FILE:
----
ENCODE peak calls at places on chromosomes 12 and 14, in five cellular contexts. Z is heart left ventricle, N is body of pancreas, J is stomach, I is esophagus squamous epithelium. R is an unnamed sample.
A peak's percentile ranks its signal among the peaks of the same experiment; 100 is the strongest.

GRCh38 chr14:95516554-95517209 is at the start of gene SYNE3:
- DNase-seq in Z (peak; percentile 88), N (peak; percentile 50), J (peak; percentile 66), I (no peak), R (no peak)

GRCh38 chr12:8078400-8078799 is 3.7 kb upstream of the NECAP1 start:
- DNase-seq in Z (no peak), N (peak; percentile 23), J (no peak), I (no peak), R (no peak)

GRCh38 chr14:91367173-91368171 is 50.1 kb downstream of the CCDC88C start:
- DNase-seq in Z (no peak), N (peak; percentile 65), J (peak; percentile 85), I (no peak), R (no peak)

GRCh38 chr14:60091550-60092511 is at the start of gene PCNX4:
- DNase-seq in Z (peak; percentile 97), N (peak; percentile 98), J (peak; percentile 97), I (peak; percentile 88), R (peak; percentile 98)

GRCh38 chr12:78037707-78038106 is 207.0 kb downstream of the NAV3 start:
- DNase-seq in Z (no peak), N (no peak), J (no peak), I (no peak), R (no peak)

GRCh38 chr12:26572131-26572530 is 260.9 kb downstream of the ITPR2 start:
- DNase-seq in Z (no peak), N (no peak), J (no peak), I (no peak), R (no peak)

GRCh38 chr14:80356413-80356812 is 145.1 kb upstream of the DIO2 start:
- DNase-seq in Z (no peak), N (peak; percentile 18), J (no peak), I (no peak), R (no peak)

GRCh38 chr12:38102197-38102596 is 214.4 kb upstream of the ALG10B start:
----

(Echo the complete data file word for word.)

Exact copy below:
ENCODE peak calls at places on chromosomes 12 and 14, in five cellular contexts. Z is heart left ventricle, N is body of pancreas, J is stomach, I is esophagus squamous epithelium. R is an unnamed sample.
A peak's percentile ranks its signal among the peaks of the same experiment; 100 is the strongest.

GRCh38 chr14:95516554-95517209 is at the start of gene SYNE3:
- DNase-seq in Z (peak; percentile 88), N (peak; percentile 50), J (peak; percentile 66), I (no peak), R (no peak)

GRCh38 chr12:8078400-8078799 is 3.7 kb upstream of the NECAP1 start:
- DNase-seq in Z (no peak), N (peak; percentile 23), J (no peak), I (no peak), R (no peak)

GRCh38 chr14:91367173-91368171 is 50.1 kb downstream of the CCDC88C start:
- DNase-seq in Z (no peak), N (peak; percentile 65), J (peak; percentile 85), I (no peak), R (no peak)

GRCh38 chr14:60091550-60092511 is at the start of gene PCNX4:
- DNase-seq in Z (peak; percentile 97), N (peak; percentile 98), J (peak; percentile 97), I (peak; percentile 88), R (peak; percentile 98)

GRCh38 chr12:78037707-78038106 is 207.0 kb downstream of the NAV3 start:
- DNase-seq in Z (no peak), N (no peak), J (no peak), I (no peak), R (no peak)

GRCh38 chr12:26572131-26572530 is 260.9 kb downstream of the ITPR2 start:
- DNase-seq in Z (no peak), N (no peak), J (no peak), I (no peak), R (no peak)

GRCh38 chr14:80356413-80356812 is 145.1 kb upstream of the DIO2 start:
- DNase-seq in Z (no peak), N (peak; percentile 18), J (no peak), I (no peak), R (no peak)

GRCh38 chr12:38102197-38102596 is 214.4 kb upstream of the ALG10B start: